Re­cy­cling row high­lights the ar­gu­ment for coun­cils merger

Rossendale Free Press - - The Rossendale Scribbler -

EARLIER this week, the new Tory ad­min­is­tra­tion at Lan­cashire county coun­cil re­vealed how it planned to deal with what is noth­ing short of a fi­nan­cial cri­sis at the author­ity.

The pre­vi­ous Labour bosses at County Hall were crit­i­cised time and again for the sav­ings which they had tried to push through by those who are now in charge at the author­ity.

But there’s no es­cap­ing the dire state of the county coun­cil’s fi­nances, the huge prob­lem it faces. The gap of more than £150m a year will ex­ist in 2021/2022 even after the £55m of sav­ings the Tories have iden­ti­fied.

There is some good news. As we know, li­braries are re-open­ing, and an ex­tra £1m has been found to sup­port bus ser­vices, plus more money for road re­pairs.

Yet there can be lit­tle doubt that un­less some­thing sig­nif­i­cant gives in the way LCC is funded, we will all feel the im­pact through diminished ser­vices in years to come. One of the pro­pos­als which has been on the ta­ble for a while, and which will be acted upon now, is the re­moval of grants handed to district coun­cils to sup­port re­cy­cling.

Rossendale gets around £500,000 a year to sup­port th­ese re­cy­cling col­lec­tions from LCC. The author­ity’s bud­get is around £9m a year. On top of the bud­get re­duc­tions Rossendale is also fac­ing from gov­ern­ment, this is a huge cut. LCC’s logic for scrap­ping the grant is based on noth­ing more than that it doesn’t have to pay them if it doesn’t want to.

Tory deputy leader Al­bert Atkin­son at County Hall told the me­dia last week that: “Many things have changed over the last 14 years, not least of which that district coun­cils now have a statu­tory duty to pro­vide re­cy­cling col­lec­tions.

“On this ba­sis, and with sig­nif­i­cant pres­sure on the county coun­cil’s fi­nances, we sim­ply can­not con­tinue to sub­sidise ser­vices that other coun­cils are al­ready duty-bound to pro­vide.”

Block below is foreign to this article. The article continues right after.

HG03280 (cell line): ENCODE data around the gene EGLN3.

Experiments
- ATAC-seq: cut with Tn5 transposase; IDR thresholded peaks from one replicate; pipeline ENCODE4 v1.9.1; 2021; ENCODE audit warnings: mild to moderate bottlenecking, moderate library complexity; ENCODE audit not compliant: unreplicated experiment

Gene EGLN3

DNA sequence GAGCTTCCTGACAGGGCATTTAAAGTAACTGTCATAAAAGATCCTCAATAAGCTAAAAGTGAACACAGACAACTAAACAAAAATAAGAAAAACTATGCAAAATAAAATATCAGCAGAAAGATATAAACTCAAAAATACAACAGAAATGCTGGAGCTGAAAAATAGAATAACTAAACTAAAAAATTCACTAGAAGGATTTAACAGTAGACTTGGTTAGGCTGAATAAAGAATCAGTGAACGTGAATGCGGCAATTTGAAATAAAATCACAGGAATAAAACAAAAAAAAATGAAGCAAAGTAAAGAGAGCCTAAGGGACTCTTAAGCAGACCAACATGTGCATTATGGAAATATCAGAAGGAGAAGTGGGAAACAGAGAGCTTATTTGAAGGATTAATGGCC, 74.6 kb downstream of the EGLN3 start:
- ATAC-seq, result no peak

In two sen­tences, he sums up the prob­lem with hav­ing two lev­els of coun­cil – district and county – serv­ing Lan­cashire. What LCC is ba­si­cally do­ing is pass­ing on the bur­den of cost­sav­ing to smaller author­i­ties.

In Bury, for ex­am­ple, this couldn’t hap­pen, be­cause Bury runs all ser­vices for its peo­ple. If it felt it could no longer sup­port re­cy­cling, it would have to front up to peo­ple it­self about it.

In­deed, many uni­tary coun­cils have put in plans for re­duced bin col­lec­tions, and maybe that is a fu­ture we have to get ready for.

But in just play­ing the ‘we don’t have to there­fore we won’t’ card, the Tories at County Hall are do­ing more than just sav­ing cash, they are ig­nor­ing the con­se­quences of their ac­tions.

New rules at the lo­cal tips – run by LCC – have al­ready made it more ex­pen­sive for peo­ple to dump cer­tain types of waste, prompt­ing fears more peo­ple will fly tip. It’s not a gi­ant leap to assume that prob­lem will get worse if our waste ser­vices take an­other hit in fund­ing.

But LCC’s de­ci­sion has also up­set many coun­cil­lors at district coun­cils across Lan­cashire. With the sav­ings needed in years to come, we re­quire good will and co-op­er­a­tion be­tween LCC and district coun­cils, not the shov­ing of cuts back and forth.

Once again, I find my­self think­ing what we re­ally need is for LCC to be scrapped and bor­ough coun­cils to merge to form Bury-sized author­i­ties which can re­spond more ef­fec­tively to the lo­cal needs of lo­cal peo­ple.

The Scrib­bler’s views do not nec­es­sar­ily rep­re­sent those of the Free Press. Let us know your views by email­ing freep­ress­news@ men­media.co.uk.

●● Lan­cashire county coun­cil is propos­ing to re­move grants given to district coun­cils to sup­port re­cy­cling

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